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How Elon Musk controls Tesla Motors while owning just a quarter of it

Musk is a dynamic figure, and under his leadership, Tesla has accomplished a number of things that were dubbed flatly impossible by the auto industry.

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    Tesla CEO Elon Musk speaks with members of the media at Tesla's headquarters in Palo Alto, Calif.
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Tesla Motors commands outsize attention within the world of electric cars--and theauto industry in general.

Its CEO, Elon Musk, has a huge personal following that eagerly hangs on his every word.

Or perhaps "his every tweet" would be more appropriate, Twitter often being his preferred mode for communicating and, seemingly, thinking out loud.

Musk is a dynamic figure, and under his leadership, Tesla has accomplished a number of things that were dubbed flatly impossible by the auto industry.

The company is no longer dismissed with contempt, as it was before it launched the 2012 Model S electric luxury sedan--which is now closing in on global sales of 100,000.

What's less appreciated even by Tesla fans outside the financial industry, however, is how much control Musk can wield over the company he leads.

How he does that was the subject of a recent Quora post by former Wall Street Journalreporter George Anders, who now covers Silicon Valley.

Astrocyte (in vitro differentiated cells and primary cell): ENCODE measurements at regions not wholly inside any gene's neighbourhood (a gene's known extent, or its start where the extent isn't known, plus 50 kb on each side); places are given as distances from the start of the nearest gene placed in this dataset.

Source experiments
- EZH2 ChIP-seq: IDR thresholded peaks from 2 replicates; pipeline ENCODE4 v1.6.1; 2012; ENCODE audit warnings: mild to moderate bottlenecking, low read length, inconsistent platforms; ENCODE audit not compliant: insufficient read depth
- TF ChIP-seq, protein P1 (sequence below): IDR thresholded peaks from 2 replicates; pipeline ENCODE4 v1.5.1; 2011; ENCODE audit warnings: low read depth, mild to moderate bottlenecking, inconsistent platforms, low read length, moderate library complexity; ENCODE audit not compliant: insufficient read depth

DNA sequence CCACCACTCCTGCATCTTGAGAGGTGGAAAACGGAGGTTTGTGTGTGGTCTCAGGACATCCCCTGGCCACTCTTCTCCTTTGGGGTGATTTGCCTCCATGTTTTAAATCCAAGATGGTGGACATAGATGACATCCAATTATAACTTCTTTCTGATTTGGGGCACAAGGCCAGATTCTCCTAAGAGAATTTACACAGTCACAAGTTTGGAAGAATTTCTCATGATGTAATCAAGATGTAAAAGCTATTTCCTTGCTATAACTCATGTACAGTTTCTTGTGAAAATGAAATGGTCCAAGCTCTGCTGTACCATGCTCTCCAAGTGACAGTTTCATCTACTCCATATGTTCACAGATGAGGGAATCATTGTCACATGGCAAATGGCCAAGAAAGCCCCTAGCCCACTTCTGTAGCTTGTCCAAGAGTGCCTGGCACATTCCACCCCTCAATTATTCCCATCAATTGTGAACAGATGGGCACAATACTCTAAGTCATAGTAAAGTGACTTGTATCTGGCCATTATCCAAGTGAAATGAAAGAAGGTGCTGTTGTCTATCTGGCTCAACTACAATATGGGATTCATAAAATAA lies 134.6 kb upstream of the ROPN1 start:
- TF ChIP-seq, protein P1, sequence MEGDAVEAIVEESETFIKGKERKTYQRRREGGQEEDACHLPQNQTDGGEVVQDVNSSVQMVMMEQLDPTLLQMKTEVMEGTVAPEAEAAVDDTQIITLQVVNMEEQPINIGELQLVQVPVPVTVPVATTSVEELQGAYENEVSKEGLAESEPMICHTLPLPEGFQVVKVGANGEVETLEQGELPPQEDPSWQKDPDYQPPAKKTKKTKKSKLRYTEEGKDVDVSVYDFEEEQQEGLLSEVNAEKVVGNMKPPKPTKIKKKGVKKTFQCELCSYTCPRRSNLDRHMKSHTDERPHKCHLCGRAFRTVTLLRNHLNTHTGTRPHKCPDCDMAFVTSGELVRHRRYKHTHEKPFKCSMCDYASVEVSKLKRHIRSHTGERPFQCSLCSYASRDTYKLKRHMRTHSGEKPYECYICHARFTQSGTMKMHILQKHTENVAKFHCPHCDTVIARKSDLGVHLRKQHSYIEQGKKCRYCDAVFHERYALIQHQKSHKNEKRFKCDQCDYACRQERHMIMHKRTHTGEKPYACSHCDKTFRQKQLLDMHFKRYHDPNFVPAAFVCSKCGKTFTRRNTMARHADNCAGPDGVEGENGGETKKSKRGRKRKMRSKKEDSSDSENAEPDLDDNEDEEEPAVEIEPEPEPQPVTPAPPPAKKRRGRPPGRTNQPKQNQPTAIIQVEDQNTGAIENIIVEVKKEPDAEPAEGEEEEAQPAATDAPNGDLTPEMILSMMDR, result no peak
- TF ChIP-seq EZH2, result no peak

He responded to a highly specific question posted by a Quora user: "Does Elon Musk have any super-control rights over Tesla -- a la Larry [Page] and Sergey [Brin] at Google?"

The answer to that particular query was, "Not quite."

Anders then went on to explain the details of Musk's ability to control Tesla Motors.

His post notes that Musk owns 27 percent of Tesla Motors common stock [NSDQ:TSLA], and that the company has only a single class of stock.

That differs from Google, whose founders own large amounts of Class B stock, a special category that provides 10 times as many voting rights per share as Class A common stock.

But, Anders notes, Tesla's corporate bylaws contain "a bunch of super-majority provisions that make it impossible for shareholders to do anything too drastic without getting 66-2/3 percent support, i.e. rearrange the board, agree to a merger, etc."

Finally, Anders points out that of Tesla's six-member board, two members are named Musk: not only Elon himself, but also his brother Kimball.

So, he concludes, "As a practical matter, Elon Musk owns enough stock that it's very unlikely the rest of the shareholders could enact something he didn't want."

And that's how Elon Musk makes sure that Tesla Motors does what he wants.

EDITOR'S NOTE: In the spirit of full disclosure, we should note that the author of this piece knows George Anders personally and worked at the same media outlet as his spouse many years ago.

The Christian Science Monitor has assembled a diverse group of the best auto bloggers out there. Our guest bloggers are not employed or directed by the Monitor and the views expressed are the bloggers' own, as is responsibility for the content of their blogs. To contact us about a blogger, click here. To add or view a comment on a guest blog, please go to the blogger's own site by clicking on the link in the blog description box above.

 
 
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